Collect project specific data from industry
Although some general information about current deals being made for comedy features will be useful to our sales strategy, getting project specific data is critical. Not only will there be knowledgeable information available on “realistic” pricing for the project, but distributors and sales agents will also have input on potential talent choices that will work well both domestically and overseas to maximize revenue. Data gathered will be based on this project, not guesses based on other projects.
Explore all revenue streams
As mentioned, broadcast, Internet, and cable Video on Demand (VOD), steaming services, app-based services, traditional DVD, Direct to Consumer DVD, and foreign distribution outlets will be pursued. Specific strategies will be explored for all revenue streams.
Invest in the right places
A recent analysis of spending showed that a 10% increase in talent spending is currently yielding an approximate 2% increase in return. A 10% increase in marketing spending and research, on the other hand, is yielding a 10% increase in return. Adding marketing dollars makes the most sense to a project’s bottom line and is good investing.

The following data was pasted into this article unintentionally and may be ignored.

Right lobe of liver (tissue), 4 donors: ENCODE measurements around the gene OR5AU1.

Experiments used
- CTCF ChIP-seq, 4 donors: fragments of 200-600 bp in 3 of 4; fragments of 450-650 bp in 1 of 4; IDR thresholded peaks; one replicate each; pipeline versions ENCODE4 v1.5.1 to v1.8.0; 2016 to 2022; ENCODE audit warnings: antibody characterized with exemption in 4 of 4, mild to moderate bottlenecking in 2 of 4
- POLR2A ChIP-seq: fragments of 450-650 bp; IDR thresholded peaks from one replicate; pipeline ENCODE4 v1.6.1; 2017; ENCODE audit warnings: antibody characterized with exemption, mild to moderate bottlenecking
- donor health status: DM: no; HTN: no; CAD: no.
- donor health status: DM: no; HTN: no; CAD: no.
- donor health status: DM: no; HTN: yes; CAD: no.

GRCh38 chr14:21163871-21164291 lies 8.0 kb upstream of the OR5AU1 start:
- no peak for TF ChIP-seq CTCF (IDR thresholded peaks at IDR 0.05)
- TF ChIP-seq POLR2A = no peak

Exponential Return Potential
The most alluring aspect of film and television industry investing is the potential yielding massive return with quick turnaround. There is no exact science behind what makes a show successful, but the opportunities are virtually endless. In an era of shifting distribution models, distributors are experimenting with diverse types of productions - especially productions that require little overhead. New Media is widely becoming a popularized form of viewed content for the masses - The First Christmas is poised to penetrate this market.
ASSUMPTIONS THAT AFFECT BOTTOM LINE RETURN
In evaluating the financial potential for The First Christmas, management has used a conservative approach based on industry standards:
1. All funds flow from each revenue source (exhibitor) to network, who deducts his print and advertising expense before distributing revenue to the production company.
2. A period of at least four months from start of photography to delivery of finished project should be expected for this or any feature. This period can vary but accommodates most circumstances that can affect delivery.